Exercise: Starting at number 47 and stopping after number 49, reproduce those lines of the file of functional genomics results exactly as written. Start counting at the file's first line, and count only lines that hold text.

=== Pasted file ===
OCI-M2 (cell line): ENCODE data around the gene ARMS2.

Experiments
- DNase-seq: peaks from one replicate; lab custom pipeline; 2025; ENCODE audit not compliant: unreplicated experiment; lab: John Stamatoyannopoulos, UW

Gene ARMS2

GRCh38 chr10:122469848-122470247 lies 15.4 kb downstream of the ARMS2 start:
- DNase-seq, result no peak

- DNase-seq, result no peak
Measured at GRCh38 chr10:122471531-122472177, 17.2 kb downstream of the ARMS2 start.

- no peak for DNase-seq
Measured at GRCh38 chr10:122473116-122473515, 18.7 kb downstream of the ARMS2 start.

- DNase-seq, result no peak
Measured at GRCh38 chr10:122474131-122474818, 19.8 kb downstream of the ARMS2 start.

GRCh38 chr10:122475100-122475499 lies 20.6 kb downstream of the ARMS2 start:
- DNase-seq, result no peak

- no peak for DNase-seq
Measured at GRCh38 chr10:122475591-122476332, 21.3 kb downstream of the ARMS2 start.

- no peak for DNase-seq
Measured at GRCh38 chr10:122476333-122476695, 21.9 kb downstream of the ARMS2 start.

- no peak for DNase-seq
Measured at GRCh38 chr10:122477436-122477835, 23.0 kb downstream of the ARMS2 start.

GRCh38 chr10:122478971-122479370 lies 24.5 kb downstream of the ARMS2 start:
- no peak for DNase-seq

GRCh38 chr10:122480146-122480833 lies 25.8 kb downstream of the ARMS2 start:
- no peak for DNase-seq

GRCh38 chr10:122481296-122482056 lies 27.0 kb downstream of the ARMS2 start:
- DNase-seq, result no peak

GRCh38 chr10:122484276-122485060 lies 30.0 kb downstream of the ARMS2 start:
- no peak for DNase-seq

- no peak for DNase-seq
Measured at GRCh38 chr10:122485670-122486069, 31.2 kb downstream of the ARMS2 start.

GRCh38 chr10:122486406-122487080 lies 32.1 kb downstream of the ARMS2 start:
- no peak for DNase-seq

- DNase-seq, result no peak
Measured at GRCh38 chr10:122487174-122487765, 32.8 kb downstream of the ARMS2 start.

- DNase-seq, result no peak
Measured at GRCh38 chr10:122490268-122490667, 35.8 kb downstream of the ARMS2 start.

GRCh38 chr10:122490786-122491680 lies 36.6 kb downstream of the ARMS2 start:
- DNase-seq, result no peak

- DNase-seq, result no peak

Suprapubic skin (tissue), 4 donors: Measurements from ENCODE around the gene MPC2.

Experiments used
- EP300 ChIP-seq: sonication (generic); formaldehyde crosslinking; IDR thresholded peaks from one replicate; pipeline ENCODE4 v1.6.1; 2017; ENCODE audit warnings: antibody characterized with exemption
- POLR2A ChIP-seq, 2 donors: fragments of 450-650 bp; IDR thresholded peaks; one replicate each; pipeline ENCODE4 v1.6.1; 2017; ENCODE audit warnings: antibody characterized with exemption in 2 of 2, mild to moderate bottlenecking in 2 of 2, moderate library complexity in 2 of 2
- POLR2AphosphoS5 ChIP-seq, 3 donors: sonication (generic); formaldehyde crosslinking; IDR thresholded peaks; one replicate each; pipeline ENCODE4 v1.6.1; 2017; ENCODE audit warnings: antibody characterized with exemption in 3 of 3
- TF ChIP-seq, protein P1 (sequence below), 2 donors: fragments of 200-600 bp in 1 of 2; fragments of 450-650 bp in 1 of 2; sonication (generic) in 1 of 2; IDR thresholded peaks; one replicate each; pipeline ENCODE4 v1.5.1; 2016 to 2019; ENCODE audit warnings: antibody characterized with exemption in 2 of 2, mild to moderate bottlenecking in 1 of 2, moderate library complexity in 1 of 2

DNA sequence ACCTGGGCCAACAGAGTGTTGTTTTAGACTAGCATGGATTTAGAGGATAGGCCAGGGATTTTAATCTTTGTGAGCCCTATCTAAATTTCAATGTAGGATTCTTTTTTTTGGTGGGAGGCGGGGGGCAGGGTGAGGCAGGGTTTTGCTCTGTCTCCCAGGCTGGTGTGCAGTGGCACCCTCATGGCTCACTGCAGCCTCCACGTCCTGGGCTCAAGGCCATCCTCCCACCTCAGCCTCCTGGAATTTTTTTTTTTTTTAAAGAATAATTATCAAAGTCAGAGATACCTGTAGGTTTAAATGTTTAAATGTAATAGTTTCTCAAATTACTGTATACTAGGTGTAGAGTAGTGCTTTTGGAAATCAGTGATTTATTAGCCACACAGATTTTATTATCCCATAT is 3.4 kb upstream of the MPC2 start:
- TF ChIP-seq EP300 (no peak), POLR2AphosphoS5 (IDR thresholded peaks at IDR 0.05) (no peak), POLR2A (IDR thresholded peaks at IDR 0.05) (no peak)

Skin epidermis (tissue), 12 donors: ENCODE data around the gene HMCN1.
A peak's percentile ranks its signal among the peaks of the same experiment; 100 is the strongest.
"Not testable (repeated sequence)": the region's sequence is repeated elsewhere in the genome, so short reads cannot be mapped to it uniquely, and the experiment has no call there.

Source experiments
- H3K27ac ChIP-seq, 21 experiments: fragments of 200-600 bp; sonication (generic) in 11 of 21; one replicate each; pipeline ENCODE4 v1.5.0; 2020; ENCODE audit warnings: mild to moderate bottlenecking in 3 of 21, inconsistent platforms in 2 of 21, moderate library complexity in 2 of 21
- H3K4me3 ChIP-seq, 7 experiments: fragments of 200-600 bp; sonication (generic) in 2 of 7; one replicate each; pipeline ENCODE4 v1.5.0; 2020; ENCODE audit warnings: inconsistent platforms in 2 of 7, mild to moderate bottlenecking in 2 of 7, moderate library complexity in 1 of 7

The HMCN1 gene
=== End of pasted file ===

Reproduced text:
- TF ChIP-seq EP300 (no peak), POLR2AphosphoS5 (IDR thresholded peaks at IDR 0.05) (no peak), POLR2A (IDR thresholded peaks at IDR 0.05) (no peak)

Skin epidermis (tissue), 12 donors: ENCODE data around the gene HMCN1.
A peak's percentile ranks its signal among the peaks of the same experiment; 100 is the strongest.